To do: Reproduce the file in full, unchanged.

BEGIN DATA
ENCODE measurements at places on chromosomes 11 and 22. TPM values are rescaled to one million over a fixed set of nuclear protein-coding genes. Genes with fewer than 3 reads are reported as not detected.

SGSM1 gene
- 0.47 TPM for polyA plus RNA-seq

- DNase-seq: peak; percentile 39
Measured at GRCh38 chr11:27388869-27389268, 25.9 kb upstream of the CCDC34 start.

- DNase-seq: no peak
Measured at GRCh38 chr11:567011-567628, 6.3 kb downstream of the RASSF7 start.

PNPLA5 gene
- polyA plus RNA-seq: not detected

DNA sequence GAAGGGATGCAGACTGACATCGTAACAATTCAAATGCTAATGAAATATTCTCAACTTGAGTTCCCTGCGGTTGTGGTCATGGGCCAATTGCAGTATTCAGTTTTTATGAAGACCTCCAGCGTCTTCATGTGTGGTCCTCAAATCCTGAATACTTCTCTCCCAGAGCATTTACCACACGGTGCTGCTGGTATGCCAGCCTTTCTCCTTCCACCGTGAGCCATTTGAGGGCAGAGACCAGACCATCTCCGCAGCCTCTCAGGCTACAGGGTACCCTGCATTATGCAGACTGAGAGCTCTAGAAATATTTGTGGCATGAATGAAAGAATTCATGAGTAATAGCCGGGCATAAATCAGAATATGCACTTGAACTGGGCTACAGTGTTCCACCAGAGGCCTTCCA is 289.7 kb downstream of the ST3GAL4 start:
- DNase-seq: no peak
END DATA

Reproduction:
ENCODE measurements at places on chromosomes 11 and 22. TPM values are rescaled to one million over a fixed set of nuclear protein-coding genes. Genes with fewer than 3 reads are reported as not detected.

SGSM1 gene
- 0.47 TPM for polyA plus RNA-seq

- DNase-seq: peak; percentile 39
Measured at GRCh38 chr11:27388869-27389268, 25.9 kb upstream of the CCDC34 start.

- DNase-seq: no peak
Measured at GRCh38 chr11:567011-567628, 6.3 kb downstream of the RASSF7 start.

PNPLA5 gene
- polyA plus RNA-seq: not detected

DNA sequence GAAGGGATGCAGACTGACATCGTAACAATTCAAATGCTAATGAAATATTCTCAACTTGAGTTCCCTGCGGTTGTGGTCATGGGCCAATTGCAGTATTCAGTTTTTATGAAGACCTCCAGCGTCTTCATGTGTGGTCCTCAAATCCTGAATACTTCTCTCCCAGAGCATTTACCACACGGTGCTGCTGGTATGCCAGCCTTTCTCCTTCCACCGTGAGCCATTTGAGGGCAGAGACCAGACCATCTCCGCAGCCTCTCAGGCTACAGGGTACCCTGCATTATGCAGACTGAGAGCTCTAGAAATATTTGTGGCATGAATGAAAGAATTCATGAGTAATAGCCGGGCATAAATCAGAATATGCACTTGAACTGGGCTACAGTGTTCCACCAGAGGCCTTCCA is 289.7 kb downstream of the ST3GAL4 start:
- DNase-seq: no peak